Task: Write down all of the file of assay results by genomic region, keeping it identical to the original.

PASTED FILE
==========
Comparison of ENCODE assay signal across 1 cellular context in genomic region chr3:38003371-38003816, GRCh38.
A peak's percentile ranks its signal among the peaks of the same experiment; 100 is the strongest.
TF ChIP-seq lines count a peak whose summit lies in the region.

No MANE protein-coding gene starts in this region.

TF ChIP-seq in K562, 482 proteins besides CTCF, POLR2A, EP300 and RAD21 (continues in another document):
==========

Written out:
Comparison of ENCODE assay signal across 1 cellular context in genomic region chr3:38003371-38003816, GRCh38.
A peak's percentile ranks its signal among the peaks of the same experiment; 100 is the strongest.
TF ChIP-seq lines count a peak whose summit lies in the region.

No MANE protein-coding gene starts in this region.

TF ChIP-seq in K562, 482 proteins besides CTCF, POLR2A, EP300 and RAD21 (continues in another document):